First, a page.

Year before last my ponkan looked dreadful, and I thought it might have greening. But after closely inspecting the leaves and a lot of reading, I realized it had a pretty advanced case of zinc deficiency. I had been giving it keyplex nutritional spray, but while that has minors, it doesn't have much zinc. I ended up buying the southern ag nutritional spray which has a lot more zinc, and treated it last year. It made a huge improvement, and this year it looks mostly normal now and is fruiting.

Absolutely agree with the advise to fertilize less but more often to help a tree get established.


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RE: citrus

Hi Sun!! Great minds think alike,lol...as luck would have it I just sprayed the tree (a few days ago) with Southern Ag Nutritional spray. I did notice the tree looking anemic...not very healthy besides the dreaded CLM that its been battling...

I'm ashamed to admit that I have been very neglectful of this tree...had put all my attention on my favorite trees (mango) and pretty much neglected this one...that's going to change :o)

I also added some fertilzer and watered it in. Will definitely be fertilizing a lot more often with lesser amounts...

Couple of questions? How often did you spray the tree with the Southern Ag. once a week or less often and how many times did you treat it? The treatment I have it a few days ago I used 2 Tablespoon to a gallon of water...

Oh, I also noticed it had a mild case of black "sooty mold" on some of the leaves so I treated it with Volck oil as well...

You can see some of the yellow leaves...

Thanks!


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Hi puglvr. Thanks for posting the pic. Does look like there is some nutritional deficiency going on. I've been trying to work out a good fertilizer schedule. I found that increasing to a larger amount of fertilizing less times a year like the commercial strategies recommend doesn't work very well for me. It is too easy to burn nearby plants, and the soil is so sandy that the trees still run out of fertilizer before the next time. Last year my fertilizer schedule was granular balanced fertilizer in Feb, April, June, August, 1-2lb each time. No ferts of any kind from Sept-Jan so they don't flush tender growth in winter. They do naturally keep shedding leaves. So this is the roughest looking time of year for them - shedding leaves since Sept, but not growing any new ones yet. Last year I intended to spray nutrient spray in March, May, June, July, August mostly that works out to fertilizing monthly, alternating granular and spray with a bit extra in June. What I learned is that for maximum efficiency the timing of the nutrient sprays is important. So instead of going on a calandar timetable, the best time to spray is each time a new growth flush is 3/4 of the way expanded. That still worked out to alternate with the granular fertilizer. It seemed that the granular fertilizer would trigger a growth flush, but not provide enough nutrients for the growth flush to expand to full capacity, so doing the spray at 3/4 leaf expansion helped the new leaves form well. So I definitely sprayed less than once a week. More on the order of monthly, for all my citrus, healthy & not. For the ponkan, which had the biggest problem, I think I gave it a head start and sprayed it every 2 weeks in March/April last year. So hopefully you'll see a good improvement this year! Your tree is nice sized if you could get it to leaf out fully this season.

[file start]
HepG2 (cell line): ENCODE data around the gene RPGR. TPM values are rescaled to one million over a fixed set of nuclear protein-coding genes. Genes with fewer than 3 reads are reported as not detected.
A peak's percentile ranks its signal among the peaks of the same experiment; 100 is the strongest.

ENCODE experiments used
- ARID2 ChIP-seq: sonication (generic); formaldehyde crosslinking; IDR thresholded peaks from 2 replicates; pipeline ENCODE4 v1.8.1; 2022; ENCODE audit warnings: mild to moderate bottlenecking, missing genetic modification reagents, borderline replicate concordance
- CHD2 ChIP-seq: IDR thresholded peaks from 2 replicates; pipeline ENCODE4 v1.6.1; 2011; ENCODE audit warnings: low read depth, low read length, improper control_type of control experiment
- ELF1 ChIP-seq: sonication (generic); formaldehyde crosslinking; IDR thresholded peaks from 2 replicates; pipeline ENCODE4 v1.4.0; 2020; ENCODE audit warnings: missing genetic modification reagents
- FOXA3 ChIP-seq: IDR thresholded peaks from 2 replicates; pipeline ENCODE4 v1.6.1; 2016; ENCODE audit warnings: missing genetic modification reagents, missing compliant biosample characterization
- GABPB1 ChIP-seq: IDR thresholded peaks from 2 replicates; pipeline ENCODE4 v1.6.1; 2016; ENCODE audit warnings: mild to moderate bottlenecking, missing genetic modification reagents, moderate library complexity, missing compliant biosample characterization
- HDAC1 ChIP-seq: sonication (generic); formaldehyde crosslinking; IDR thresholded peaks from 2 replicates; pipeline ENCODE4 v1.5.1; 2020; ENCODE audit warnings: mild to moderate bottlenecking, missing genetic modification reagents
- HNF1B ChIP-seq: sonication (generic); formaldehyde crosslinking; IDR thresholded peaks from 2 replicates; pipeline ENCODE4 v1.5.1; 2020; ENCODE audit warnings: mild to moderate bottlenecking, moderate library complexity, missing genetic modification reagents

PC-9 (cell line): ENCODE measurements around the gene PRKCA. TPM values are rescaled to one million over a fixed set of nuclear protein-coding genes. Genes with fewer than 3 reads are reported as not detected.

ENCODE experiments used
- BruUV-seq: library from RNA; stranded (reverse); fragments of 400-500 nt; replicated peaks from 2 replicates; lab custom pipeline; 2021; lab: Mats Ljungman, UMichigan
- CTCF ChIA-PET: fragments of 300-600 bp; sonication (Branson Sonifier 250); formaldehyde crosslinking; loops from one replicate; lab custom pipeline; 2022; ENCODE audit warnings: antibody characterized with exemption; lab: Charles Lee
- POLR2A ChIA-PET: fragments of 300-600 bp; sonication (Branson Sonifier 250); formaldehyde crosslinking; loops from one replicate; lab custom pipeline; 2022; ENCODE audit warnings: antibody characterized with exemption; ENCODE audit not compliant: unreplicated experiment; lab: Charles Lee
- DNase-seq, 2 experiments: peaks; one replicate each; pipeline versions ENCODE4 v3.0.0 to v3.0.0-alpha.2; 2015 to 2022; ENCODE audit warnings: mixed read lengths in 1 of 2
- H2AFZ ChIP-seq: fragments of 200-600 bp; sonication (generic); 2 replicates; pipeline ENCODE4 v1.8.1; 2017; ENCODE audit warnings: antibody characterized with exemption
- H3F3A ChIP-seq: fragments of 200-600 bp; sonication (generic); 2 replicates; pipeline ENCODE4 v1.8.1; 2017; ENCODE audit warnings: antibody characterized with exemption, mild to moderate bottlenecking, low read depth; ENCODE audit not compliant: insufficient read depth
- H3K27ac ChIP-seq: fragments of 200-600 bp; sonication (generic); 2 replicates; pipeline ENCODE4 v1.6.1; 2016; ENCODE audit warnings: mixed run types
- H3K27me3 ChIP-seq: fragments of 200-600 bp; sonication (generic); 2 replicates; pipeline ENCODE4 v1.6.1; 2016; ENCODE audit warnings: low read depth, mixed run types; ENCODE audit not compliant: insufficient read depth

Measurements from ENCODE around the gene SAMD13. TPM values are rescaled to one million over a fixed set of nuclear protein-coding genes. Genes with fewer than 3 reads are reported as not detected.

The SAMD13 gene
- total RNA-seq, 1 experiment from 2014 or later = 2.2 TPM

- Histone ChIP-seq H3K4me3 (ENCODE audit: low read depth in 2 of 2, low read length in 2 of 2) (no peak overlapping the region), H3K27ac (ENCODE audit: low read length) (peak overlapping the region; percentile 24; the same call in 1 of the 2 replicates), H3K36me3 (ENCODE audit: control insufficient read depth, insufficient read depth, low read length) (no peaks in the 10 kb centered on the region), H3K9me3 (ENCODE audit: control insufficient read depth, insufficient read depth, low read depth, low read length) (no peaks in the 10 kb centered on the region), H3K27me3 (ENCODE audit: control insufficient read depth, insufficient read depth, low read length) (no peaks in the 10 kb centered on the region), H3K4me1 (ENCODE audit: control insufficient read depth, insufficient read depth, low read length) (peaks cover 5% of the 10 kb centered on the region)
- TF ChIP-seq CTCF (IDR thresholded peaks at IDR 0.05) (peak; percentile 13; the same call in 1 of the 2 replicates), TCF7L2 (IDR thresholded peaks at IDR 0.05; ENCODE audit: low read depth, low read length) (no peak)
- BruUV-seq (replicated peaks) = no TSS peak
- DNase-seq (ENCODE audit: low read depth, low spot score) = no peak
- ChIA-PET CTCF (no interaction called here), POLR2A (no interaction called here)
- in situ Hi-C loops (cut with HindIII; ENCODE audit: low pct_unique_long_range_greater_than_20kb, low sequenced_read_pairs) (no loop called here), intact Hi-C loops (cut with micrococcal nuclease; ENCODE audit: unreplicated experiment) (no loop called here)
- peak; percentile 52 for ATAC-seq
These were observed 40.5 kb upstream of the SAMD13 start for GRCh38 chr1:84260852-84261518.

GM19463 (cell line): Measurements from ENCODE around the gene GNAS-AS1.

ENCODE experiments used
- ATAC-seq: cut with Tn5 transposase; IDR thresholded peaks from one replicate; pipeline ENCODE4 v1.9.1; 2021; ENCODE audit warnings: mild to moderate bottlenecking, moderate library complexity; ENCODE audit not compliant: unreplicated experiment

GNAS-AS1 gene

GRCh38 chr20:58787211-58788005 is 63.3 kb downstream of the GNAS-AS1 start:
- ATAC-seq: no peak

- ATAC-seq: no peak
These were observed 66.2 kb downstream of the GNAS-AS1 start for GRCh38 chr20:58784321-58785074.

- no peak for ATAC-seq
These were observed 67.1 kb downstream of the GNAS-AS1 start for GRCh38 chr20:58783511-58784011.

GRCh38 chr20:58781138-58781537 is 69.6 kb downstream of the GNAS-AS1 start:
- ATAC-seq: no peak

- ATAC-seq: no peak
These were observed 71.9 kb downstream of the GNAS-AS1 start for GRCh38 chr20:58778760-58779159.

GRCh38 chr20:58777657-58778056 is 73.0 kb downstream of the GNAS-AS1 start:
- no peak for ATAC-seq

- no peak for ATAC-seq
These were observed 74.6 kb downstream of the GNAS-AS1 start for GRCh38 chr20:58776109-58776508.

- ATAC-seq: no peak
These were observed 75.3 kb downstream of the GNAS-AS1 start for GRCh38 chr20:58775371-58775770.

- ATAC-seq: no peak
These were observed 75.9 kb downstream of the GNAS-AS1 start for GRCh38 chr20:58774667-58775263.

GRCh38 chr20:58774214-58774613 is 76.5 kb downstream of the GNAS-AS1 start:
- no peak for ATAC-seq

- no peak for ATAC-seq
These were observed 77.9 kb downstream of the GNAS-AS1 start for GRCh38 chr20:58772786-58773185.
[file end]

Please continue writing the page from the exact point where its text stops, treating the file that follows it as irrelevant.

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Thanks so much for all your help Sun...I definitely want to give this poor Satsuma a fighting chance this year...its a nice little tree and would really like to see it a little healthier and eventually grow and fruit...hoping for the best :o)


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Here is a very useful chart on protection temps for different varieties of citrus, bloom times, fruiting etc.

Here is a link that might be useful: citrus info


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Good luck puglvr, let us know how it turns out after some TLC this year!


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Nice link, Thanks for posting Jasmine!!

Keeping fingers crossed Sun, I'll keep you posted!